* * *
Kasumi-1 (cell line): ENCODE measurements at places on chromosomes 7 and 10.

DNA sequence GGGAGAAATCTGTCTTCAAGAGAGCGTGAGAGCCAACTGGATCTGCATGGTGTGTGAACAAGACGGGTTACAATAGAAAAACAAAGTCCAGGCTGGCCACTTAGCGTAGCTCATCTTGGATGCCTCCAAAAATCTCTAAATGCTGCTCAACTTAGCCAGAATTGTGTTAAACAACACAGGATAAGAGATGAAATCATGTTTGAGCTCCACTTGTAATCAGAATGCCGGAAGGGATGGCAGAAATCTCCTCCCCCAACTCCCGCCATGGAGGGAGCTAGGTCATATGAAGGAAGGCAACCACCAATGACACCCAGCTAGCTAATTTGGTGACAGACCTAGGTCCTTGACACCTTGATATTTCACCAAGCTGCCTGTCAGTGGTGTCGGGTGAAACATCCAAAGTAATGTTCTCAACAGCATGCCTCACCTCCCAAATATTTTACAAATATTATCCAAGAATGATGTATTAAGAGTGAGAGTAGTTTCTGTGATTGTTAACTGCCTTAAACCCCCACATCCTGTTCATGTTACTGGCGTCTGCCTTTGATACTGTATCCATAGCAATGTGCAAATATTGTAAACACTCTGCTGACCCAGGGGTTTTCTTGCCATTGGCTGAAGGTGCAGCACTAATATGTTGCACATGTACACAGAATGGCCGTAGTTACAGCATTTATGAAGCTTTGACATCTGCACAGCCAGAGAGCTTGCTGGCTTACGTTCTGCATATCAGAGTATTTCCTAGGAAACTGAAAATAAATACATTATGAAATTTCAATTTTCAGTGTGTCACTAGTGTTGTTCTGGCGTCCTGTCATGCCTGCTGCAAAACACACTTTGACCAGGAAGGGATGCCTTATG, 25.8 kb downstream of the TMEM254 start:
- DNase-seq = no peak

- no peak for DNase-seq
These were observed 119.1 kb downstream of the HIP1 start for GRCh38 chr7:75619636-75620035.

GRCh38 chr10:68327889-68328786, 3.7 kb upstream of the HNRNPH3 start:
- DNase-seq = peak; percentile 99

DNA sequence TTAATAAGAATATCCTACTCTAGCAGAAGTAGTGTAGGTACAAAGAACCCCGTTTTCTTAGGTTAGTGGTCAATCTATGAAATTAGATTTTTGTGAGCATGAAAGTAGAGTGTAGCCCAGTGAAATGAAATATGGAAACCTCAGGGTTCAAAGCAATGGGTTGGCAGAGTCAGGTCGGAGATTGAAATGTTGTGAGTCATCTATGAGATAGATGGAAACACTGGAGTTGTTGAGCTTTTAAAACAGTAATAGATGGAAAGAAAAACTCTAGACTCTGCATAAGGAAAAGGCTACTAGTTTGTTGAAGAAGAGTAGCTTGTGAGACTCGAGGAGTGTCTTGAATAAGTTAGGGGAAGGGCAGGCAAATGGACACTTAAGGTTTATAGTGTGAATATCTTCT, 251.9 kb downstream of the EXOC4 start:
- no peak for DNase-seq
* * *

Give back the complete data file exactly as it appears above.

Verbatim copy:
Kasumi-1 (cell line): ENCODE measurements at places on chromosomes 7 and 10.

DNA sequence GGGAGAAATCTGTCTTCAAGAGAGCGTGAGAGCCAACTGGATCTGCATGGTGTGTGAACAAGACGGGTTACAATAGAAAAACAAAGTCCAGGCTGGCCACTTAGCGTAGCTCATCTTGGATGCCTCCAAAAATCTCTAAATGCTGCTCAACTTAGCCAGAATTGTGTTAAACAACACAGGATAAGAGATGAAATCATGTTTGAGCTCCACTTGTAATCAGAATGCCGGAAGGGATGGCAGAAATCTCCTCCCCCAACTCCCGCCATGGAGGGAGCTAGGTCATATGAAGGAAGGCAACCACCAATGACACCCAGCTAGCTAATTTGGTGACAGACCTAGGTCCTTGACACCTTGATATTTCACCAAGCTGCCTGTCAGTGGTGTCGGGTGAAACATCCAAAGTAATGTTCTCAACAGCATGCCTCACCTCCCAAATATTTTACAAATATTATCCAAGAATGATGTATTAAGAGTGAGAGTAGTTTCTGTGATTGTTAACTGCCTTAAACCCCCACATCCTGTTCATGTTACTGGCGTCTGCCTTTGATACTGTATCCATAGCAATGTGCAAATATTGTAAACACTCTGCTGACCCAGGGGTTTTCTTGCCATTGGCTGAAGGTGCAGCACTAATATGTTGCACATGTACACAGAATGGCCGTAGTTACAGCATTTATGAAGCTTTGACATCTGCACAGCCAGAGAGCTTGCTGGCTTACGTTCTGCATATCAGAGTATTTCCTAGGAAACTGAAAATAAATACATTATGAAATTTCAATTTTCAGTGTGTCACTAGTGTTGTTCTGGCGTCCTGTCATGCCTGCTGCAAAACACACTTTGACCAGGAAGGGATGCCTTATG, 25.8 kb downstream of the TMEM254 start:
- DNase-seq = no peak

- no peak for DNase-seq
These were observed 119.1 kb downstream of the HIP1 start for GRCh38 chr7:75619636-75620035.

GRCh38 chr10:68327889-68328786, 3.7 kb upstream of the HNRNPH3 start:
- DNase-seq = peak; percentile 99

DNA sequence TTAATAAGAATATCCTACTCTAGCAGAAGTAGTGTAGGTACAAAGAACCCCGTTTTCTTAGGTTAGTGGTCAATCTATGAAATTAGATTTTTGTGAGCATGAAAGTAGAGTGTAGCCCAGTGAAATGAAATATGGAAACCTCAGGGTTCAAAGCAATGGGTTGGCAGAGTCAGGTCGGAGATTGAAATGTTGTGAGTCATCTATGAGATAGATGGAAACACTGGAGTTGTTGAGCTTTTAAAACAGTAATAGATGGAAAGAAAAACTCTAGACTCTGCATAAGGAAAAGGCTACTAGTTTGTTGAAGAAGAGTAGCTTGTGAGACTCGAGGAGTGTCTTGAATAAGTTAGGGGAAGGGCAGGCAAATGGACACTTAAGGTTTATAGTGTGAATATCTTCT, 251.9 kb downstream of the EXOC4 start:
- no peak for DNase-seq